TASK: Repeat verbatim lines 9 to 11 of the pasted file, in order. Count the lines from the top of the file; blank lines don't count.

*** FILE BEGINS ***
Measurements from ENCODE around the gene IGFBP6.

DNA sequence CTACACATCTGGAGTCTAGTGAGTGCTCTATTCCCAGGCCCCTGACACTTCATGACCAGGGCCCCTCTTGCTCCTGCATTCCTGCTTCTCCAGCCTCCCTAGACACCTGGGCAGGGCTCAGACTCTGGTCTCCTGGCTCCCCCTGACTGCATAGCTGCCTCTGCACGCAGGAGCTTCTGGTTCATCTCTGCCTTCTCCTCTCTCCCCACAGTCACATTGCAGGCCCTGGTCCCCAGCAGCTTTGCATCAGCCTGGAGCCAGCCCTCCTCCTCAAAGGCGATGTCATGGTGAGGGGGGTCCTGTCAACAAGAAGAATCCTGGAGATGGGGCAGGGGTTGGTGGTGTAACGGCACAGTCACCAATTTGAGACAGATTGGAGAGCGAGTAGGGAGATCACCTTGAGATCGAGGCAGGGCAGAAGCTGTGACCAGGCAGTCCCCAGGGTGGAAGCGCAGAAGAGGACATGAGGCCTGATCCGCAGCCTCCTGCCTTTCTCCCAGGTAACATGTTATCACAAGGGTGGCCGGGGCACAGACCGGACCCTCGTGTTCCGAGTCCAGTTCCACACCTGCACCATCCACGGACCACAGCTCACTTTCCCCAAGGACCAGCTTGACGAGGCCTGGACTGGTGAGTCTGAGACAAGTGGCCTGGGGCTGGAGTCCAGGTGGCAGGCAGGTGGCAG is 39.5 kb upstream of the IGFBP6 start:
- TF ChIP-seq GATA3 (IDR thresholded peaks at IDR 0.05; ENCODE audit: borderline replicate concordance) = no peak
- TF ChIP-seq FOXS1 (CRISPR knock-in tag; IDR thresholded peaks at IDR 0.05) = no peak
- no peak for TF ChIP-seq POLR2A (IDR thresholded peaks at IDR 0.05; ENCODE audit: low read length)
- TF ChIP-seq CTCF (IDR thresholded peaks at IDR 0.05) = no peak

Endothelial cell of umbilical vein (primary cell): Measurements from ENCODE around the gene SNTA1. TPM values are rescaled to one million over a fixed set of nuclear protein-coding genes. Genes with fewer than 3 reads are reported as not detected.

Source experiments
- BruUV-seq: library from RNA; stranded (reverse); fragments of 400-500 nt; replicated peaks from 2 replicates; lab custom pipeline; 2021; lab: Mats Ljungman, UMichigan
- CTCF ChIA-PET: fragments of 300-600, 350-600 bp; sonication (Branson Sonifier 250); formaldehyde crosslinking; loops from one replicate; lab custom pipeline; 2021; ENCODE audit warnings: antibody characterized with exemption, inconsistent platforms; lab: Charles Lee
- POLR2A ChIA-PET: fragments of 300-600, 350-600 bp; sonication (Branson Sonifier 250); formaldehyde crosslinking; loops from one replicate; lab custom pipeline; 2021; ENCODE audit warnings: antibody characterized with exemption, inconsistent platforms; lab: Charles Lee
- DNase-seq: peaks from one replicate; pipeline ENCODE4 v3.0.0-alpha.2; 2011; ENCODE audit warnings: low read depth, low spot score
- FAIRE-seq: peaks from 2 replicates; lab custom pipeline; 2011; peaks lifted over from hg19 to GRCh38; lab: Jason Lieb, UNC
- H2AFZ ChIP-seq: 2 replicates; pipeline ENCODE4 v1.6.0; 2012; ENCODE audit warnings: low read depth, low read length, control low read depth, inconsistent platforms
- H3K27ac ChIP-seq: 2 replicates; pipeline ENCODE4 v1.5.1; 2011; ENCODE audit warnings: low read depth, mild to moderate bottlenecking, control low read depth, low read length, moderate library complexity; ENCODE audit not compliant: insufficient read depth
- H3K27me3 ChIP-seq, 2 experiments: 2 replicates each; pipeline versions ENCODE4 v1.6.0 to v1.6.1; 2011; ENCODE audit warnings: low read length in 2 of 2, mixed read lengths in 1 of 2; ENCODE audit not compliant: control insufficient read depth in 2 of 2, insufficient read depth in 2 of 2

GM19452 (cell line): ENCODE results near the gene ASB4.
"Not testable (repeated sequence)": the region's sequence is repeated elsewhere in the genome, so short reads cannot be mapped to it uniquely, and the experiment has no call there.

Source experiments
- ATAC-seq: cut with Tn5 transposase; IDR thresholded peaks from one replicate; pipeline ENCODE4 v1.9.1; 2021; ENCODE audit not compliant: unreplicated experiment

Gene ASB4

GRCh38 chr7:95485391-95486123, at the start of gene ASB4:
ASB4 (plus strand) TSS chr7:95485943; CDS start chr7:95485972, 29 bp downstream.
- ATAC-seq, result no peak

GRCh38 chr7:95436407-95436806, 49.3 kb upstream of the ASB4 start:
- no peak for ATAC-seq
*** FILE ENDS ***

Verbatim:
- BruUV-seq: library from RNA; stranded (reverse); fragments of 400-500 nt; replicated peaks from 2 replicates; lab custom pipeline; 2021; lab: Mats Ljungman, UMichigan
- CTCF ChIA-PET: fragments of 300-600, 350-600 bp; sonication (Branson Sonifier 250); formaldehyde crosslinking; loops from one replicate; lab custom pipeline; 2021; ENCODE audit warnings: antibody characterized with exemption, inconsistent platforms; lab: Charles Lee
- POLR2A ChIA-PET: fragments of 300-600, 350-600 bp; sonication (Branson Sonifier 250); formaldehyde crosslinking; loops from one replicate; lab custom pipeline; 2021; ENCODE audit warnings: antibody characterized with exemption, inconsistent platforms; lab: Charles Lee